“The note and the mortgage are inseparable; the former as essential, the later as an incident. An assignment of the note carries the mortgage with it, while an assignment of the latter alone is a nullity.” Carpenter v. Longan, 83 U.S. 271, 274 (1872); accord Henley v. Hotaling, 41 Cal. 22, 28 (1871); Seidell v. Tuxedo Land Co., 216 Cal. 165, 170 (1932); Cal. Civ. Code §2936. Therefore, if on party receives the note an another receives the deed of trust, the holder of the note prevails regardless of the order in which the interests were transferred. Adler v. Sargent, 109 Cal. 42, 49-50 (1895).
Further, several courts have acknowledged that MERS is not the owner of the underlying note and therefore could not transfer the note, the beneficial interest in the deed of trust, or foreclose upon the property secured by the deed. See In re Foreclosure Cases, 521 F. Supp. 2d 650, 653 (S.D. Oh. 2007); In re Vargas, 396 B.R. 511, 520 (Bankr. C.D. Cal. 2008); Landmark Nat’l Bank v. Kesler, 216 P.3d 158 (Kan. 2009); LaSalle Bank v. Lamy, 824 N.Y.S.2d 769 (N.Y. Sup. Ct. 2006). Since no evidence of MERS’ ownership of the underlying note has been offered, and other courts have concluded that MERS does not own the underlying notes, this court is convinced that MERS had no interest it could transfer to Citibank.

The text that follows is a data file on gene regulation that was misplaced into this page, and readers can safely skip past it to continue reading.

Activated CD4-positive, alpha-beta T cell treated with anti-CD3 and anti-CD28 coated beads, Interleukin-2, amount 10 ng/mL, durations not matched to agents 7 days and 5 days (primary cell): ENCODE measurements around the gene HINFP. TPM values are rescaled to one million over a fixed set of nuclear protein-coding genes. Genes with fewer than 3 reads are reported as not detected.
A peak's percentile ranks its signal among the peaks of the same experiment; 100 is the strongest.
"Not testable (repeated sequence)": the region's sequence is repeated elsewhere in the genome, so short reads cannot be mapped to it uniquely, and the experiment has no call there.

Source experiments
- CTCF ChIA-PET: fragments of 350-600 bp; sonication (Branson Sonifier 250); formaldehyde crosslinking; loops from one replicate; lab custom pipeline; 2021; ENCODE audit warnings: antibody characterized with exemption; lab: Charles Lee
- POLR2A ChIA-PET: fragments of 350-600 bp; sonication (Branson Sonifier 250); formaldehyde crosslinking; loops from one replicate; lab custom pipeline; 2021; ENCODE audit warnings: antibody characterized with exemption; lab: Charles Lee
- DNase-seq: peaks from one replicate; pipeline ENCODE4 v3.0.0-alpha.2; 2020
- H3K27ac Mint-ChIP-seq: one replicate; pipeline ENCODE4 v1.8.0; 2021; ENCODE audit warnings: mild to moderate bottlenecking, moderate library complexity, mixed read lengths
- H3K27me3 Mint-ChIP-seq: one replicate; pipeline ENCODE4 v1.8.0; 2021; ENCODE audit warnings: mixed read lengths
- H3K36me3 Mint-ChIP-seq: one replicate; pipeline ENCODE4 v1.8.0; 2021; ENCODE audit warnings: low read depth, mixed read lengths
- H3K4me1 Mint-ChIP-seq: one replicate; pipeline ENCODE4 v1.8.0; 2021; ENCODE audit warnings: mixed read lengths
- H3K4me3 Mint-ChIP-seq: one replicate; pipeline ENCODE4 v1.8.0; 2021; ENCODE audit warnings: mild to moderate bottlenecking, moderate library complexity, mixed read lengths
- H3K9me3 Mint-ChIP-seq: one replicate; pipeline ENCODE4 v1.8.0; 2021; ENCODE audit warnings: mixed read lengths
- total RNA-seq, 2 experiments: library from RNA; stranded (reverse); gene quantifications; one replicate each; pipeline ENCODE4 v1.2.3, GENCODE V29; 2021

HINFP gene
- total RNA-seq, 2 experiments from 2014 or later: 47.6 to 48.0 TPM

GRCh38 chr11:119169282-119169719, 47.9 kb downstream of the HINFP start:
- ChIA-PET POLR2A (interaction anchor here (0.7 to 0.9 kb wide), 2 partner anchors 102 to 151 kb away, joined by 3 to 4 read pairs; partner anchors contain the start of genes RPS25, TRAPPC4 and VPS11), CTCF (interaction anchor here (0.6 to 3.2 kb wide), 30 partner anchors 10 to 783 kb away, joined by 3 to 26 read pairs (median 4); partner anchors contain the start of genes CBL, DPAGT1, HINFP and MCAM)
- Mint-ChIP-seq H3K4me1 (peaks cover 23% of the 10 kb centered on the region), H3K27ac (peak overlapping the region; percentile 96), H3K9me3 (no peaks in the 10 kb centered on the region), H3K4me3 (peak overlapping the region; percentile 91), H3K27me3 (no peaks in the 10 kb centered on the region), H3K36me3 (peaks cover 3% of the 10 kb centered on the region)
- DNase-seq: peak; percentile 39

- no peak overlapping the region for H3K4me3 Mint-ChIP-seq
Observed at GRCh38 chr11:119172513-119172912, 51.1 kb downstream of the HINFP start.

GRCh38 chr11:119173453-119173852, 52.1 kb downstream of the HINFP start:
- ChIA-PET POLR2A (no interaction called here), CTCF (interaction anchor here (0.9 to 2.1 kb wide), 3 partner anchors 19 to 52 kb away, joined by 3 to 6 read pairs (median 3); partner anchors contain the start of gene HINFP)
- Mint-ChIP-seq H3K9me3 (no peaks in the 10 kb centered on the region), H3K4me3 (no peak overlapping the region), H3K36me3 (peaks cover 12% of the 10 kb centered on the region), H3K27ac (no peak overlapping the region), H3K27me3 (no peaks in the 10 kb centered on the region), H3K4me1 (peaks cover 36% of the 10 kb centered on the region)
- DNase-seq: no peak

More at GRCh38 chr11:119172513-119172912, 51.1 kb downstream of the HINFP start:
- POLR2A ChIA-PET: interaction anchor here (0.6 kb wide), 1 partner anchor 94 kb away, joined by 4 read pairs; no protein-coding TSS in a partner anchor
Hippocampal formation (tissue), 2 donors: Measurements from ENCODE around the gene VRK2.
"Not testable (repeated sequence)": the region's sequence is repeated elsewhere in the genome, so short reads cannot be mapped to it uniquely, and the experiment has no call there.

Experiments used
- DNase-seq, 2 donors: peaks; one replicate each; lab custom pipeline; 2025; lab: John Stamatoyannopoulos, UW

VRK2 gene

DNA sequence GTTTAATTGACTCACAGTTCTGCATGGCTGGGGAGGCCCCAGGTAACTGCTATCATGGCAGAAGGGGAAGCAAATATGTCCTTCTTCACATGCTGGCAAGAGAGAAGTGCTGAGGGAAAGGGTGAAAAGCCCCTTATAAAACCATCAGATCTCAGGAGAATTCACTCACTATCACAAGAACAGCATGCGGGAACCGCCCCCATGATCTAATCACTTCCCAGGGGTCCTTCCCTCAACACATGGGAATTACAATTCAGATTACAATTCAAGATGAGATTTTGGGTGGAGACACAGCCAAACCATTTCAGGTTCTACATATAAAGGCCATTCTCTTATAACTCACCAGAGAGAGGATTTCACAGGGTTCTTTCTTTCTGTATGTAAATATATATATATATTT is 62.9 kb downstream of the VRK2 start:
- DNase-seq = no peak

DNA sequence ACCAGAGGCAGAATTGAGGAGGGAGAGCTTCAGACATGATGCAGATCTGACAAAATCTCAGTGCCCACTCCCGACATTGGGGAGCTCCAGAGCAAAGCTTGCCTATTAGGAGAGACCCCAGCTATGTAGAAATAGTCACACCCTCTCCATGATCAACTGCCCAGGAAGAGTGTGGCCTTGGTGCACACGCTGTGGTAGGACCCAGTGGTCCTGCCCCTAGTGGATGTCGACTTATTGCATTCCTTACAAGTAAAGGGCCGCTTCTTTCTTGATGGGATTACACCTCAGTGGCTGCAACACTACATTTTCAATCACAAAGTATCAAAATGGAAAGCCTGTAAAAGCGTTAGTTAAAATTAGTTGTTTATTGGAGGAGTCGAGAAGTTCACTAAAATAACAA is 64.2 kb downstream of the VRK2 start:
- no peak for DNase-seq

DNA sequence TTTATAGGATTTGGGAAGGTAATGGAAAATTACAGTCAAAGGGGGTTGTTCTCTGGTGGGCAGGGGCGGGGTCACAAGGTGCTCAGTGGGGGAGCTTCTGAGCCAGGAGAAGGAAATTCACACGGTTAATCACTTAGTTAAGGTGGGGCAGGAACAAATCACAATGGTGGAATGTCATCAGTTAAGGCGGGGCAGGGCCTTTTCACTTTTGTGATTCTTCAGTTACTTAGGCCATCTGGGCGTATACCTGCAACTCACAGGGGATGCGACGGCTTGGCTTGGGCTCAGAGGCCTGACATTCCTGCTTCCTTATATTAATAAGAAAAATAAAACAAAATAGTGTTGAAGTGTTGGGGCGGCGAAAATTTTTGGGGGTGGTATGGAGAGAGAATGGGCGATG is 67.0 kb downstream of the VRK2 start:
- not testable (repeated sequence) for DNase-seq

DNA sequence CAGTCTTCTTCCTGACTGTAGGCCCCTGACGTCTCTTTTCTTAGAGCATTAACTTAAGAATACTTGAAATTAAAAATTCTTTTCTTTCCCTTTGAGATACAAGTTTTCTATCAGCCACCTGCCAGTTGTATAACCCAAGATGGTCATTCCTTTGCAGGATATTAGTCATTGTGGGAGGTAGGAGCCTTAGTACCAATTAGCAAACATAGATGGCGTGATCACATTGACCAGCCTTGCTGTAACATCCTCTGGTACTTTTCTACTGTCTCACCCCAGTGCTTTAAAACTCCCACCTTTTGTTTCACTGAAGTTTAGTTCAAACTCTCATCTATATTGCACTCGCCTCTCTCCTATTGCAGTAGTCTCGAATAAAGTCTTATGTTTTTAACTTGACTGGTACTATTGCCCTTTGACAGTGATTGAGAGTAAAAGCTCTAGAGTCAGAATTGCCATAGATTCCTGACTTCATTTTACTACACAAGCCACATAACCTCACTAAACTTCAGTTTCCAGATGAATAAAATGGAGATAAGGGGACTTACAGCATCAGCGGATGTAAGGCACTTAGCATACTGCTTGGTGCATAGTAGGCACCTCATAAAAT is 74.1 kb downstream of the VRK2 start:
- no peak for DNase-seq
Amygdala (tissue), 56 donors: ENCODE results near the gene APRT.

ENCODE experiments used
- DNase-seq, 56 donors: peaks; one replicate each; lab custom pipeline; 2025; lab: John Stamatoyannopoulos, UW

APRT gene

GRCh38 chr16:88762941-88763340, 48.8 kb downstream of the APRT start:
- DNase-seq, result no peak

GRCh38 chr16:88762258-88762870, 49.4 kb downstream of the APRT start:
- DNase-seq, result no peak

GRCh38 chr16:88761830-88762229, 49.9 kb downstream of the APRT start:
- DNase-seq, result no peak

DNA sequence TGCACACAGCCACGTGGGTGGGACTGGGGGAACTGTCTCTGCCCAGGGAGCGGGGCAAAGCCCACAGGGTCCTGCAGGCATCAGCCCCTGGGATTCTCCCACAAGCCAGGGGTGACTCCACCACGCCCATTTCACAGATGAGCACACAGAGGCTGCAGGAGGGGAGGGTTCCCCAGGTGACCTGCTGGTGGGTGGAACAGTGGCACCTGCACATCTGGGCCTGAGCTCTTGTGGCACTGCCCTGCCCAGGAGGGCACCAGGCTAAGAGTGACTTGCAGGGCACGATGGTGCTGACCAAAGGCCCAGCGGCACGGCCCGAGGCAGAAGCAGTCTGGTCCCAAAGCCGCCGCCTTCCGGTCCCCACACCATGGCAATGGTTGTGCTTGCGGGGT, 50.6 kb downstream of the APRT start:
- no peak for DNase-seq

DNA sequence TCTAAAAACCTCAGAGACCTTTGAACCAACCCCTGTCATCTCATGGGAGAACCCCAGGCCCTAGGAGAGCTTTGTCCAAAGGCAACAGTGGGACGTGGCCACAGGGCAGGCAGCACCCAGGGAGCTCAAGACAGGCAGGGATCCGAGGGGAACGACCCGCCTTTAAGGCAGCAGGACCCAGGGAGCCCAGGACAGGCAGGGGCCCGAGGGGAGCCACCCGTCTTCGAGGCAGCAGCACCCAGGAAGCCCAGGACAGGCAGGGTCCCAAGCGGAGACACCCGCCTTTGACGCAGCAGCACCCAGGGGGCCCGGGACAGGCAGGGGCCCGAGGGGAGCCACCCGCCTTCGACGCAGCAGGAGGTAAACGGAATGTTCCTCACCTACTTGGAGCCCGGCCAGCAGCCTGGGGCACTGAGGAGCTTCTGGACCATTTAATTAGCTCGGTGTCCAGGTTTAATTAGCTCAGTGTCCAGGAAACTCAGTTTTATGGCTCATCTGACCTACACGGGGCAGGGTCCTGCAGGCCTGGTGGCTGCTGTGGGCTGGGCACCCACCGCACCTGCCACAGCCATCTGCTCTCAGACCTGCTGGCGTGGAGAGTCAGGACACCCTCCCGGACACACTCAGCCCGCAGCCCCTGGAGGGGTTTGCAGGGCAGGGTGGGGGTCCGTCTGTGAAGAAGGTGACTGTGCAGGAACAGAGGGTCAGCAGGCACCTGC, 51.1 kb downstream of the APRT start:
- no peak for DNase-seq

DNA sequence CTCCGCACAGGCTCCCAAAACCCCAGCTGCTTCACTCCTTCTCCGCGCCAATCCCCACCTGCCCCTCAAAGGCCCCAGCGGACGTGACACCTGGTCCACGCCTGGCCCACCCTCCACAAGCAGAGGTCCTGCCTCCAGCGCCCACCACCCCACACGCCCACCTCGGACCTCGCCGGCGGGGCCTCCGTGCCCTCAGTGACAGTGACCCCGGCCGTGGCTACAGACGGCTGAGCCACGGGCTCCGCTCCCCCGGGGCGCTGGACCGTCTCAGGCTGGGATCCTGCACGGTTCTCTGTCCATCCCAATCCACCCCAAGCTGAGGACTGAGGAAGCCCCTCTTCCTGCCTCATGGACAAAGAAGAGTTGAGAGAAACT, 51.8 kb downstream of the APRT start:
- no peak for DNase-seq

Since MERS did not own the underling note, it could not transfer the beneficial interest of the Deed of Trust to another. Any attempt to transfer the beneficial interest of a trust deed with out ownership of the underlying note is void under California law. Therefore Citibank has not established that it is entitled to assert a claim in this case.
MULTIPLE CLAIMS TO THE BENEFICIAL INTEREST IN THE DEED OF TRUST AND OWNERSHIP OF PROMISSORY NOTE SECURED THEREBY
Debtor also points out that four separate entities have claimed beneficial ownership of the deed of trust. (Obj. to Claim 3-5, Apr. 6, 2010.) The true owner of the underling promissory note needs to step forward to settle the cloud that has been created surrounding the relevant parties rights and interests under the trust deed.
11 U.S.C. §502(a) provides that a claim supported by a Proof of Claim is allowed unless a party in interest objects. Once an objection has been filed, the court may determine the amount of the claim after a noticed hearing. 11 U.S.C. §502(b). Since the claimant, Citibank, has not established that it is the owner of the promissory note secured by the trust deed, Citibank is unable to assert a claim for payment in this case. The objection is sustained and Claim Number 5 on the court’s official register is disallowed in its entirety, with leave for the owner of the promissory note to file a claim in this case by June 18, 2010.
The court disallowing the proof of claim does not alter or modify the trust deed or the fact that someone has an interest in the property which can be subject thereto. The order disallowing the proof of claim shall expressly so provide.
The court shall issue a minute order consistent with this ruling.